In light of the compounded impact of political instability, economic crises, natural disasters and pandemics experienced in some parts of the continent region, tomorrow’s briefing may also set the stage for further reflection on the proper utilisation of AU institutions like the APRM and the African Commission on Human and Peoples’ Rights (ACHPR) as well as appropriate pillars of APSA, in collaboration with modalities set up by relevant RECs/RMs to carry out early response to avert the impending crisis.

The expected outcome of tomorrow’s deliberation is a communiqué. The PSC may commend Mozambique for preparing the country progress report and for the efforts it has demonstrated in the various thematic areas. The PSC may call on building on the gains made in enhancing peace in the Mozambique and may in this respect underscore the imperative for collective action of Mozambique, SADC and the AU to address the threat of and actual presence of terrorist groups in Cabo Delgado. The PSC may also underscore the importance of strengthening the legal, financial and regulatory framework for natural resource governance in Mozambique to avoid risk of the [phenomenon of resource curse] in the country. It may also commend the APRM for its work and support to Mozambique as well as its work around COVID19 including the recently launched report. It may take note of the preliminary actions being taken by the APRM in order to support the efforts of the AU to strengthen the various governance systems to effectively respond to Covid-19 pandemic and promote experience sharing. The PSC may call on member states that have joined the APRM and encourage them to enhance the quality and regularity of their reviews. Council may also encourage member states that have not yet acceded the APRM, to do so. The PSC may further express its wish to receive similar country review reports in the future.


Insights on the Peace & Security Council - Consultative meeting between the PSC and the African Commission on Human and Peoples’ Rights

PSC meetings with AU Organs

Date | 08 October 2020

Tomorrow (8 October) the African Union (AU) Peace and Security Council (PSC) will hold a session involving a consultative meeting with the African Commission on Human and Peoples’ Rights (Human and Peoples’ Rights (Banjul) Commission). The session is envisaged to be held via video teleconference.
It is expected that, the Human and Peoples’ Rights Commission’s Focal Person on Human Rights in Conflict Situations is expected to deliver a briefing on human rights and peace and security and the follow up to the communique of the 866th session of the PSC.

This session is convened within the framework of Article 19 of the PSC. It is to be recalled that the PSC held the first such session at its 866th meeting held on 8 August 2019. One of the major outcomes of that session, stipulated in the communiqué of the session, is the decision to convene the consultative session with the Human and Peoples’ Rights Commission on annual basis. Tomorrow’s session thus constitutes a follow up to this decision. This consultative meeting also represents an important avenue for enhancing synergy between the governance work of the AU and the African Peace and Security Architecture.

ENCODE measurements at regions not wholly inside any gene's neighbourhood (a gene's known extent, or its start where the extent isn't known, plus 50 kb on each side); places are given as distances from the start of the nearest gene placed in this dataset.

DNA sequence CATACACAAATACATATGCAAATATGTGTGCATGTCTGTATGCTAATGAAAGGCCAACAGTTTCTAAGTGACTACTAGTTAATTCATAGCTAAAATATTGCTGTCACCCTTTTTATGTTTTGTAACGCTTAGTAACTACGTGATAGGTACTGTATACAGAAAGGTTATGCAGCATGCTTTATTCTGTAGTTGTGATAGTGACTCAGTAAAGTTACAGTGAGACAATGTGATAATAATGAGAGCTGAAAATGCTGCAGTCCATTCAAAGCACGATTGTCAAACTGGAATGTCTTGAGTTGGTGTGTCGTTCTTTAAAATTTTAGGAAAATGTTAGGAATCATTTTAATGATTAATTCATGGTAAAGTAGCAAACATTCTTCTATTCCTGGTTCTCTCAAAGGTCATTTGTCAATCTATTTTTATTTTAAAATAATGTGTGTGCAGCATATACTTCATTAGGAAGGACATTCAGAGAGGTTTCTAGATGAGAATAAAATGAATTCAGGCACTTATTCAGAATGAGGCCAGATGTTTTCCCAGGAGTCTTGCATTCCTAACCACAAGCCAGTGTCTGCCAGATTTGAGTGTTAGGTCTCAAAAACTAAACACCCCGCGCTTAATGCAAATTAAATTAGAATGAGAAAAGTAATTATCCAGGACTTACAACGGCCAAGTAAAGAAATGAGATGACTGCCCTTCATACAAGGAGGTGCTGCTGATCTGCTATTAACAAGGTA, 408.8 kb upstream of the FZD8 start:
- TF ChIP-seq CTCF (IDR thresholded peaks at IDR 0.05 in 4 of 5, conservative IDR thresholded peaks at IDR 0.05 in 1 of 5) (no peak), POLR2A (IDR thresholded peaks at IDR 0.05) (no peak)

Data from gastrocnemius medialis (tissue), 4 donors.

There are at least three legal bases for the convening of this session. The first of this relates to the mandate that the PSC has been explicitly assigned under the PSC Protocol for upholding human and peoples’ rights as part of its conflict prevention, management, resolution and post-conflict reconstruction mandate. It is envisaged that this is to be done in accordance with the 1981 African Charter on Human and Peoples’ Rights, the founding treaty of the African human rights system that has near universal ratification by AU member states.

The second foundation for the convening of this session is the overlap in the mandate of the PSC and that of the African (Banjul) Commission. Given that the African (Banjul) Commission is the body with the expertise for the interpretation and application of the human and peoples’ rights of the African Charter, it is best placed to provide the requisite technical analysis to enable the PSC in the implementation of the human rights dimension of its mandate including its role relating to Article 4(h) of the Constitutive Act. It is worth noting in this regard that the African (Banjul) Commission has also established a thematic focus on human rights in conflict situations under its Resolution 332.

Finally, and crucially, tomorrow’s session is convened within the framework of Article 19 of the PSC Protocol. This article provides for the establishment of close working relationship between the PSC and the African (Banjul) Commission.